Foodie Forum: Your Zucchini Recipes

We’re going into another week of heat. At this time the forecast says it will be 90ish until next weekend. One more heat wave and the zucchini will start coming in. If it’s a bumper crop, bread will be made on the cooling nights. But there will be more, and how much zucchini bread do you really want? Sauteed zucchini is very nice- the first 4 times.

And so I come to you after a long absence.

I’m tired of my tried and true recipes. Yes, they’re good and make lovely food. And I’m sick to death of them.

Please share your recipes. I don’t care if it’s seasoned fried slices. As long as I didn’t create it, I’ll  be a happy camper. Thank you.

Comments | 18

  • flavor sponge

    Zucchini is a real flavor sponge, picking up a lot from whatever it is paired with in a meal.

    I’ve never tried it, but a zucchini pie might be an interesting way to use some up. The trick would be finding some other things to go with it.

    My mind also heads toward asian dishes. Stir frying with ginger and garlic, and some hoisin or black bean sauce. Tempura.

    Thinly sliced and spiced… I wonder if you could make some sort of chips out of them. Getting rid of the water would be the trick there.

    It’s a great question… and worth revisiting from time to time.

    • zucchini pie

      I’m going to try making a zucchini quiche. Eggs, zucchini, garlic, a little green pepper and minced tomato… And cheese in the piecrust. When it’s cooler, of course. If I tried baking in here right now I think we’d spontaneously combust.

      • zucchini quiche

        I used a standard quiche recipe. Zoomed the raw zukes in the blender. Left out tomato but green pepper, onion and garlic with parmesan was yum. Used a regular pate brisee and stirred a bit of sour cream into the eggs. Double yum.

  • Zucchini Recipes

    The nice thing about zucchini is its light flavor which does not overpower anything. Chocolate zucchini cake is a family favorite along with the zucchini bread.

    I like to make a stir fry with whatever is in the garden. I use a lot of butter and garlic (naughty me). Just thinly slice summer squash, zucchini, broccoli. green onion, edible pod peas, tomatoes and whatever else is going wild in the garden such as various greens. Saute LIGHTLY to retain a little crunch from the veggies. The flavor combo is delicious.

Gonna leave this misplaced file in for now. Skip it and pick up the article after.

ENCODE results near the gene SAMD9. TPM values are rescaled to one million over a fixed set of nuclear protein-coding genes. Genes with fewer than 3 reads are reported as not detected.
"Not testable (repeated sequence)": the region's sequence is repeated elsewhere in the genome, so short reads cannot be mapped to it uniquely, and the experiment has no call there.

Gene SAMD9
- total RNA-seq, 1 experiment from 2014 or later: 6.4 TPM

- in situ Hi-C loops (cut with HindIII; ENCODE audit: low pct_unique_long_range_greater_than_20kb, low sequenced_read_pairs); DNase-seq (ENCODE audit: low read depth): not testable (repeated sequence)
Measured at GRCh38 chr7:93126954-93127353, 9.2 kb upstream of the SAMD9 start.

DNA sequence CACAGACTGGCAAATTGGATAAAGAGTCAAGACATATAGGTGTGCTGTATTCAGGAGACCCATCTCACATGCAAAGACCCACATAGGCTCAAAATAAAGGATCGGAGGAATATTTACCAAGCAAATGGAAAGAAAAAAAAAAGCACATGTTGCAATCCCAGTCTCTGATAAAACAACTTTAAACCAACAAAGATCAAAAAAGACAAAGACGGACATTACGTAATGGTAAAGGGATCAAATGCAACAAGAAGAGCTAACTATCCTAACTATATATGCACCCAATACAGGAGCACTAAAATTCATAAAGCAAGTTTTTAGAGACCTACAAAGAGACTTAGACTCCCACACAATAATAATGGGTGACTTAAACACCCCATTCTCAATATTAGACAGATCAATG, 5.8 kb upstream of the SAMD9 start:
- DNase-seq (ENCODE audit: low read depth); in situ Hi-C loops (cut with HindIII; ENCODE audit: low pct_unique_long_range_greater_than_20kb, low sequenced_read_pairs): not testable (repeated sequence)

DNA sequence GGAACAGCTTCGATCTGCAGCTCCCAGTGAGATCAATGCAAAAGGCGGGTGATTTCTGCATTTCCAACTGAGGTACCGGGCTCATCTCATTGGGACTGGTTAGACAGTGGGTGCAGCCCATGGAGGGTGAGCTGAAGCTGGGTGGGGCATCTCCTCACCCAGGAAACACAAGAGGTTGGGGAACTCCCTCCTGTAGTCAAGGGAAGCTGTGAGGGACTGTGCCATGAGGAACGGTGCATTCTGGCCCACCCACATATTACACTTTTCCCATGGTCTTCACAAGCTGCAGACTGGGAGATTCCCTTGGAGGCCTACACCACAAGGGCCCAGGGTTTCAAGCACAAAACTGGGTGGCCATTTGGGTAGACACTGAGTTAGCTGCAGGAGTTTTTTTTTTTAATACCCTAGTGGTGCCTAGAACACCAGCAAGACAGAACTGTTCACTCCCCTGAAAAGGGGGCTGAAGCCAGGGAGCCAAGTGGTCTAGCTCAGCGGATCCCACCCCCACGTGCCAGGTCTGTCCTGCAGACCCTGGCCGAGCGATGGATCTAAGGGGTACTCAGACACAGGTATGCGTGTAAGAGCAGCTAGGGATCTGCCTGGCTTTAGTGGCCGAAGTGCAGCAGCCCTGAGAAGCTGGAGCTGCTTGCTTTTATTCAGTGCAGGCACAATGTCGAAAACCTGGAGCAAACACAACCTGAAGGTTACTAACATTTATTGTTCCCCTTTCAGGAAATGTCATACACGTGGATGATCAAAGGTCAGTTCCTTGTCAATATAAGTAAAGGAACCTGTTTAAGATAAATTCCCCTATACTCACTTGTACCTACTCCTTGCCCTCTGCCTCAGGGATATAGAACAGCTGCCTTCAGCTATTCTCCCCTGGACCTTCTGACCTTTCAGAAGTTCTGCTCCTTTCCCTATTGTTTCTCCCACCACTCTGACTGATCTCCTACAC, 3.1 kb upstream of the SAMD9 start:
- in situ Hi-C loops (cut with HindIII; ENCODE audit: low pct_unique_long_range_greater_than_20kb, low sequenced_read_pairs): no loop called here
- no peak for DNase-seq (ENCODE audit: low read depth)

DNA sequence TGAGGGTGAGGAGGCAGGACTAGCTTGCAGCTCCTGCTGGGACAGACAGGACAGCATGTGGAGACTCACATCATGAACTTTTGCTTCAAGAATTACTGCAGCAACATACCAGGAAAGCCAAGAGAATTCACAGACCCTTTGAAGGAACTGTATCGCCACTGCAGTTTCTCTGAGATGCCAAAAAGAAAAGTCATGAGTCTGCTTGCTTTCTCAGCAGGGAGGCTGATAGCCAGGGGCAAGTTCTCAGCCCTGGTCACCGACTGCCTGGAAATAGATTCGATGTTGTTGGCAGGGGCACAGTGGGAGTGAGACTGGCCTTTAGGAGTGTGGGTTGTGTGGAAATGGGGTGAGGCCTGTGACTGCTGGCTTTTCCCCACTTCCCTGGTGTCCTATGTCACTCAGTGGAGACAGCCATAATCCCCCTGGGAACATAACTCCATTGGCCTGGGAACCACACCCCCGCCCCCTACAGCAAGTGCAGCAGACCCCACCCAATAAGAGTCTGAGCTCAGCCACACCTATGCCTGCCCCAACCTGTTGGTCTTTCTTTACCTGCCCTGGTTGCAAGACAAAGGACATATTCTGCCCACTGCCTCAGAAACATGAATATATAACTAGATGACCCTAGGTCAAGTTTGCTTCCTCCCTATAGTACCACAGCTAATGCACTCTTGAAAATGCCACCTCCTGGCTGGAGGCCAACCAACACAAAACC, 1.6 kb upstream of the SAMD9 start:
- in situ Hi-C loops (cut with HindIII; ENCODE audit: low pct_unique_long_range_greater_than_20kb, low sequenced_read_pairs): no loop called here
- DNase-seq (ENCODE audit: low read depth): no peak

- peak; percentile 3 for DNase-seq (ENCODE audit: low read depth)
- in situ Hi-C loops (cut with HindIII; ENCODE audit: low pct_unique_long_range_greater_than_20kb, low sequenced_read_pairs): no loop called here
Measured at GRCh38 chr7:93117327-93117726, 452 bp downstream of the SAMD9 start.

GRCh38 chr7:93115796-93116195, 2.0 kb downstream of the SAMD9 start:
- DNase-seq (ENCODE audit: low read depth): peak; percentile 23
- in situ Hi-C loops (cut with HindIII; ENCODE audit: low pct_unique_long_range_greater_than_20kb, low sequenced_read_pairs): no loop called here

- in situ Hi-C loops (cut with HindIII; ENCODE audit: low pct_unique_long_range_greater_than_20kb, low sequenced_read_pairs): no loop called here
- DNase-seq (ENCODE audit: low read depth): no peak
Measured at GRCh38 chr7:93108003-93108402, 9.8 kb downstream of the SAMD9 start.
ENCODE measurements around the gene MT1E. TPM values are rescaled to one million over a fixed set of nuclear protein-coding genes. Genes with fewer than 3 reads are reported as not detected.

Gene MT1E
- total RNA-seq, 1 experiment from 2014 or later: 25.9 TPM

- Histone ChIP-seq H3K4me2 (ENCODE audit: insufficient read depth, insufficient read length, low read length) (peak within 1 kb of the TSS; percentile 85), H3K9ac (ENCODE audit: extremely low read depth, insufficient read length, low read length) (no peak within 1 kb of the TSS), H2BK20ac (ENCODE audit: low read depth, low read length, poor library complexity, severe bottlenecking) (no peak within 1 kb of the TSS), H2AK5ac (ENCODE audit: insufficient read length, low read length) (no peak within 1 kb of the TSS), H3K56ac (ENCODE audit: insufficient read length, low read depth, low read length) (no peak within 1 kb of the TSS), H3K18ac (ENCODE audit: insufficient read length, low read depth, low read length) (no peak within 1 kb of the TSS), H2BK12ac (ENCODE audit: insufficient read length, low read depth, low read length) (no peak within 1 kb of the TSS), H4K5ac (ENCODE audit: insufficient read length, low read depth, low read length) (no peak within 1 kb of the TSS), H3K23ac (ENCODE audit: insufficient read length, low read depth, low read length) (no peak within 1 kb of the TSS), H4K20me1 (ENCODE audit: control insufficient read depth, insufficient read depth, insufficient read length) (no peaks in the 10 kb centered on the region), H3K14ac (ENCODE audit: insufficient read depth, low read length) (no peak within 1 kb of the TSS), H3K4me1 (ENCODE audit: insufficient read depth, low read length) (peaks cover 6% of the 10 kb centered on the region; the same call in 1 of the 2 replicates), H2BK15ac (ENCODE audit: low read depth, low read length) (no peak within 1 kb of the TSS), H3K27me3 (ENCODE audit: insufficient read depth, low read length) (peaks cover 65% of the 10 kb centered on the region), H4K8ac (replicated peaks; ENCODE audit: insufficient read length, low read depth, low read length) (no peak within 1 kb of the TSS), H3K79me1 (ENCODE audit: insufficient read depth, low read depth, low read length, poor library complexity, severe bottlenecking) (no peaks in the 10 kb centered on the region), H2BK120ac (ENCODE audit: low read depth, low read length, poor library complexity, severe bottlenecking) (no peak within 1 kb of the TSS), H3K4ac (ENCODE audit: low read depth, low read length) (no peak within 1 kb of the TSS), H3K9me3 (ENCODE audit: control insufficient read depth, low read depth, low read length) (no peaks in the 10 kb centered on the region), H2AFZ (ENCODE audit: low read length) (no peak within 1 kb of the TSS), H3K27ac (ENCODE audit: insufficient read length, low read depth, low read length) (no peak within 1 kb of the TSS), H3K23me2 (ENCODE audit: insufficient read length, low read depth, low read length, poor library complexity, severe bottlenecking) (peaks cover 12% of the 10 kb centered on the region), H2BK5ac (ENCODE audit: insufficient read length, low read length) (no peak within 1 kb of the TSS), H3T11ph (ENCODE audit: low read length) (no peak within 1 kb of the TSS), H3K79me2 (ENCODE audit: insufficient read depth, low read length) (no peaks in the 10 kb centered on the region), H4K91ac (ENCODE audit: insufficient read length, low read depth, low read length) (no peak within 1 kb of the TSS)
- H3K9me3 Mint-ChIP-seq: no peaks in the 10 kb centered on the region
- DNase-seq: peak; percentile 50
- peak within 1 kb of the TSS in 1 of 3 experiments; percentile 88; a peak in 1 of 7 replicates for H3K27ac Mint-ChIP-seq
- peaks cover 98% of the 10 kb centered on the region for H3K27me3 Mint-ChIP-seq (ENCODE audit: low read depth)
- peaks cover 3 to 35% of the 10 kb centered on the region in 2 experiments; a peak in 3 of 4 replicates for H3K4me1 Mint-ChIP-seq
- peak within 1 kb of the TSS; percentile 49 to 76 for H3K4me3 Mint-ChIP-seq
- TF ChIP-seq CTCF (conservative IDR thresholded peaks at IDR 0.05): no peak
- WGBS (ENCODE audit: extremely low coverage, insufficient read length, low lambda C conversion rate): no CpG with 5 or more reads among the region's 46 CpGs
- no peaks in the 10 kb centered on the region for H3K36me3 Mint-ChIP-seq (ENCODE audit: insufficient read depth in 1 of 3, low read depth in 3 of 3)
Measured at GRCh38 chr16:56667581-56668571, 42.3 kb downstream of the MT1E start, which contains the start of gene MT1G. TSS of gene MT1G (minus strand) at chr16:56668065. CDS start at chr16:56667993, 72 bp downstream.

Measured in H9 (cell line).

I always have some left over, so I process some of the baseball bat size zucchinis in the kitchen aid and freeze it in 2-3 cup batches for succhini bread and cakes all year long.

    • the cake...

      That cake sounds interesting. Is it like a cake, or more like zucchini bread?

      Got a recipe?

      • the cake, recipe

        Actually, it is more like a brownie.

        1/2 c butter or margerine (soft or melted), 1/2 c oil, 1 3/4 c sugar, 2 eggs, 1 t vanilla, 1/2 c sour milk, 2 1/2 c flour, 4 T cocoa, 1 t baking soda, 1/2 t baking powder, 1/2 t cinnamon, 1/2 t cloves, 2 c diced and peeled zucchini (I don’t peel them), 1/2 c chocolate chips.

        Nothing fancy, just put it all in a bowl and mix well. Put the batter in a greased (or sprayed) 9×14 cake pan. Sprinkle the chocolate chips on top, bake @325 degrees for 40-45 minutes.

        c=cup, t=teaspoon, T=tablespoon, make sour milk by mixing 1 t of lemon juice in the milk and let it sit for 15-20 min.

        I just pulse the zucchini in the food processor rather than peeling and dicing them.

  • Like!

    Raw, chilled zucchini with any dip that one desires on a hot day.. yummiest when using the baby ones with the skin left on (larger ones need peeling). We have also cut it into cubes and tossed with seasoned olive oil (dont forget fresh ground pepper) and spaghetti, and that can be eaten cold as well. I never tire of sautéed zucchini , and zucchini bread never goes to waste here! As was already pointed out, it adopts whatever dominating flavor is being used, so goes well with just about anything imaginable. I tend to enjoy it as plain as possible because it does have a niece fresh flavor if not buried or overcome by other ingredients.

  • my fave